When disc brakes first appeared - a lot of mountain bikes ran with a single disc brake (mechanical) at the front and a vee brake at the rear. Whilst not ideal in terms of rear braking power or aesthetics - it's a perfectly viable option and might even make the task of fitting panniers to the rear of a bike easier.
There would be little point to put both kinds of brakes on same wheel. No matter how hard you brake, the maximum amount of force you can apply is just before when the wheel locks. Add any more force and the wheel locks, add even more and it just keeps on being locked.
Either type of brake alone is perfectly capable of locking the wheel under normal circumstances, so there is little point to try to add any more braking force.
See the Merida Komfort model for rent at Finse 1222. They offer a bike with front and rear disc brakes, plus coaster (pedal) brakes. These are used on the Rallarvegen, a 53km downhill mountain bike path from 1200m elevation to sea level. With very steep sections, the triple brakes serve the purpose of redundancy.
I was looking for options after a disc brakes total failure incident returning from a 6 kms hill climb training, the route has a lot of traffic cars and cyclist. It was not my bike but my girlfriend's. It was a horror story and a hollywood saving life scene in a few seconds, it could've been fatal but it ended up in just a few scratches, quite lucky. the think is the mechanic who had just check the bike before the incident has no idea what failed. My idea is to have a back up rim brake in case of that total failure as the frame allows it, and may be find a hack to where to place the lever for that brake but the front wheel with disc and back with rims looks good enough to help my girlfriend get confidence on the brakes when descending again. It feels weird to find that pro cyclist had disc failure but no report either of the actual cause of the failre SEE here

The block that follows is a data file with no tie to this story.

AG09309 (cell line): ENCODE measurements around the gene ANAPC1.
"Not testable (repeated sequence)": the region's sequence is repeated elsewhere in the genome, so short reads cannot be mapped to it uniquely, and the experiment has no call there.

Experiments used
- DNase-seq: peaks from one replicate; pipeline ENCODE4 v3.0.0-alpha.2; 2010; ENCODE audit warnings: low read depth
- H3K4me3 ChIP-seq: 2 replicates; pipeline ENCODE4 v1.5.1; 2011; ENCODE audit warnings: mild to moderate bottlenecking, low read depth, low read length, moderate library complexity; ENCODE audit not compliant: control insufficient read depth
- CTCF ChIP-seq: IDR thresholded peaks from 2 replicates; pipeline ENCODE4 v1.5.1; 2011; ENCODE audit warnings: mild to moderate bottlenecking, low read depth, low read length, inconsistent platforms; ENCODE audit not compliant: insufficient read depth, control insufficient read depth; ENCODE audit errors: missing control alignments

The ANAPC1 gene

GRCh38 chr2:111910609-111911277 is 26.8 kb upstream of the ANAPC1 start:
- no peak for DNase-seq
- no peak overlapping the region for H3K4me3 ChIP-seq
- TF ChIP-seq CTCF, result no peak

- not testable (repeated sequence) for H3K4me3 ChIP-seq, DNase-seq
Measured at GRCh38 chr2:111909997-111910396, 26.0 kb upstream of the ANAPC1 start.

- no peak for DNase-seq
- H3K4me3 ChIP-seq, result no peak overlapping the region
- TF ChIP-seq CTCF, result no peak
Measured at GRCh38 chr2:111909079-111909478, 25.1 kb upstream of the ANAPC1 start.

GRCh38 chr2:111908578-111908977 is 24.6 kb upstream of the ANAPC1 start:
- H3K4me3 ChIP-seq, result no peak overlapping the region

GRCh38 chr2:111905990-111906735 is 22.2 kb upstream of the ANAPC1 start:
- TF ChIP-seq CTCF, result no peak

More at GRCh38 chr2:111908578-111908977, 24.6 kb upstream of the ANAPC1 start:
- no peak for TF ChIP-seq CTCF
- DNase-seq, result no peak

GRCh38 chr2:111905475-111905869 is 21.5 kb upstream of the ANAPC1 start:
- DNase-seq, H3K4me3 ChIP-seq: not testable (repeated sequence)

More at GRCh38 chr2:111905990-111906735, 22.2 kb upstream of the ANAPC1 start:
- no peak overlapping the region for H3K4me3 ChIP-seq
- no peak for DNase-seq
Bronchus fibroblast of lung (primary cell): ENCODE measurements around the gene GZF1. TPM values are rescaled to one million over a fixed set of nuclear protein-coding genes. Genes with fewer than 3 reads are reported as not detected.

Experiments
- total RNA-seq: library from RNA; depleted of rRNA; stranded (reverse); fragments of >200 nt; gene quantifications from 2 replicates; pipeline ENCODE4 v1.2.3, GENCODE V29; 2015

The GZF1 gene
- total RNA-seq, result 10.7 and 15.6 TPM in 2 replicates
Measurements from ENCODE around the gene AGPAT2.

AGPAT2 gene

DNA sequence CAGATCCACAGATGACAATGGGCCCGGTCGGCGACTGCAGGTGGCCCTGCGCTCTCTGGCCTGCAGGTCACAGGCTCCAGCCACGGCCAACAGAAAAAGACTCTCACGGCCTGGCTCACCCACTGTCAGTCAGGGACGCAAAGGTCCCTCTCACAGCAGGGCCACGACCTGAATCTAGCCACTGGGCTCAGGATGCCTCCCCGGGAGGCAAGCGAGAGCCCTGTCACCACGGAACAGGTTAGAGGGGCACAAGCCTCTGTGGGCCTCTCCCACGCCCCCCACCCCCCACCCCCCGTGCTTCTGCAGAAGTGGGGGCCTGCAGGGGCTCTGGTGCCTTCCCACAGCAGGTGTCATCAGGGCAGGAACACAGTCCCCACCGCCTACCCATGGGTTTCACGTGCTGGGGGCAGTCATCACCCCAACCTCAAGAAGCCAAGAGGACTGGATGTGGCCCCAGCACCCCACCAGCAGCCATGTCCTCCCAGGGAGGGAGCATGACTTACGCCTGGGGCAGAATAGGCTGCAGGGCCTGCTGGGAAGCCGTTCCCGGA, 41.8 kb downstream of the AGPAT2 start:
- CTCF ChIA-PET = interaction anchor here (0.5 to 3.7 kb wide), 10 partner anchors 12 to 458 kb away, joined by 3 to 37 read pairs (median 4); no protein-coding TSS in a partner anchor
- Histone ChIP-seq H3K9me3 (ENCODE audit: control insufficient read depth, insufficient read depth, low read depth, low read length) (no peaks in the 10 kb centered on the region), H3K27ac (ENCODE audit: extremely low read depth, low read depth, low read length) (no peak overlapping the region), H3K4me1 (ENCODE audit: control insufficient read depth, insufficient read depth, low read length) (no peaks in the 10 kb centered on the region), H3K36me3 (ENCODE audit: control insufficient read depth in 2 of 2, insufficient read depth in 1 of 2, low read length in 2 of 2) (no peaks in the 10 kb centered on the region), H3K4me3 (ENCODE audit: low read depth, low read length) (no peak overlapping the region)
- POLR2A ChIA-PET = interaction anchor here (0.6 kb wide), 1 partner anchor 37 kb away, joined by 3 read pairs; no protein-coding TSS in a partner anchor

My trike has two brakes on the front wheel and none at the back and my tandem has two on the rear wheel and one at the front. I can see the reasons for that. The tandem has a lot more weight to stop and has enough weight on the back wheel, even under heavy braking to stop it locking too readily. The trike needs two at the front as with the weight split between three wheels and the weight lifting off the back wheels when braking heavily means that the rear brakes would lock far too easily (and also they would be tricky to balance). I used to have an old BSA wth rod operated drum brakes and sometimes the heat build up on big descents would cause brake fade which is potentially very dangerous - I've gone round some corners far faster than I thought possible due to this. Perhaps it may be a better option to learn brake maintenance and setup rather than to simply add a spare brake to a conventional bicycle. However if a spare brake helps build confidence there would be little harm in trying it.